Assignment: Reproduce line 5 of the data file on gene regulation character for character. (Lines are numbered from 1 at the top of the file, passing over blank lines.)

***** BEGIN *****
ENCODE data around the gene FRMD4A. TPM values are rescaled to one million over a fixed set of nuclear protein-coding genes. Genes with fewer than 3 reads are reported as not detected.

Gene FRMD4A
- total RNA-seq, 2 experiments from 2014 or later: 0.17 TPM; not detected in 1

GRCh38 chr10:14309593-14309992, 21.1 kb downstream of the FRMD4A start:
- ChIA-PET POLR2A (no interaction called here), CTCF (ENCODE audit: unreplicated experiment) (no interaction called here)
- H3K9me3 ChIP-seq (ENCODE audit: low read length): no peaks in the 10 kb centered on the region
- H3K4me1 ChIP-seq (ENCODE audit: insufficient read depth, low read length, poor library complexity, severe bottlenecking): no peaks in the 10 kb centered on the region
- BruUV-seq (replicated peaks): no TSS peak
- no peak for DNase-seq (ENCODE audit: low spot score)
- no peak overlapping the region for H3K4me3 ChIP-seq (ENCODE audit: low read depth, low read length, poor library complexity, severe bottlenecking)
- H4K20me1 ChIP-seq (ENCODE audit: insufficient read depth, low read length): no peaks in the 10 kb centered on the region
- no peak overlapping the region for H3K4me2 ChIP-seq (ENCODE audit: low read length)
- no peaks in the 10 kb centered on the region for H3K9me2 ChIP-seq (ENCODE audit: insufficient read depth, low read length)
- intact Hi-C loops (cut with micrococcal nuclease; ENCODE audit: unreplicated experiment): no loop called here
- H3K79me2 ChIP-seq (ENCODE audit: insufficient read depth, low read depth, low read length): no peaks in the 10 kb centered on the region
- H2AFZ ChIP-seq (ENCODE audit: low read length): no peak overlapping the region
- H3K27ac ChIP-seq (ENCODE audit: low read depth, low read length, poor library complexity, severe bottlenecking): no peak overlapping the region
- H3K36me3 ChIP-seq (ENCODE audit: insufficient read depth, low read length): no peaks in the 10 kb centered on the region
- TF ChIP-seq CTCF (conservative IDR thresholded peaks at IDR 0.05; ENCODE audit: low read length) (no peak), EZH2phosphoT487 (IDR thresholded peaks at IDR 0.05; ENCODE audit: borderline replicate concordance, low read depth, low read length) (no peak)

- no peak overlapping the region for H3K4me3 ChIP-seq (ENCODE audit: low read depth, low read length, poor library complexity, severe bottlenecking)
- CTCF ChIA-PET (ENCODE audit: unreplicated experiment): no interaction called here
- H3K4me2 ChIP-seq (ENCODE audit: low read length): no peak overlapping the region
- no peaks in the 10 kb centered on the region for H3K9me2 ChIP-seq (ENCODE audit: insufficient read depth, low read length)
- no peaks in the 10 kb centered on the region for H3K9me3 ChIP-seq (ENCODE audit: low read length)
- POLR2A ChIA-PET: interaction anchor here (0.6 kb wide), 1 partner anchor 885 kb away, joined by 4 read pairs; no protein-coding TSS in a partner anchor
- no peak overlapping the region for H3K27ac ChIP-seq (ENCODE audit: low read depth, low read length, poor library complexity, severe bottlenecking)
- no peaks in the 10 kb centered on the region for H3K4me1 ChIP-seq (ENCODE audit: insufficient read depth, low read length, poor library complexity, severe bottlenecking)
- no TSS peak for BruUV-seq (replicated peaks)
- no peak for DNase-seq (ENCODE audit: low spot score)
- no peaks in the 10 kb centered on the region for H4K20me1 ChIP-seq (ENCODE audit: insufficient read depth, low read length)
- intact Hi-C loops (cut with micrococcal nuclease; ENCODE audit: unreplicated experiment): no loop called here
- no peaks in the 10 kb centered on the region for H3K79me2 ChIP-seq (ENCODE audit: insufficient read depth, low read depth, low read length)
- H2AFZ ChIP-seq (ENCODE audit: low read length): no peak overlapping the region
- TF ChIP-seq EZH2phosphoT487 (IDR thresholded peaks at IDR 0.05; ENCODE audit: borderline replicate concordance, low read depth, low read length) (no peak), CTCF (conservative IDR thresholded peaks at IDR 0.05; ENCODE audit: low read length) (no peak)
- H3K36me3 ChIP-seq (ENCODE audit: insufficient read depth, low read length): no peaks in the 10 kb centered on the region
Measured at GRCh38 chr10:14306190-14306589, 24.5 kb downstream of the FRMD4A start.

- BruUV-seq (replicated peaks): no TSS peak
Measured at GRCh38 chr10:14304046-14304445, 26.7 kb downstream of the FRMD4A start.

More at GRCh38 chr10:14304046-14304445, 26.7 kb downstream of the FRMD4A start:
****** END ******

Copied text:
- ChIA-PET POLR2A (no interaction called here), CTCF (ENCODE audit: unreplicated experiment) (no interaction called here)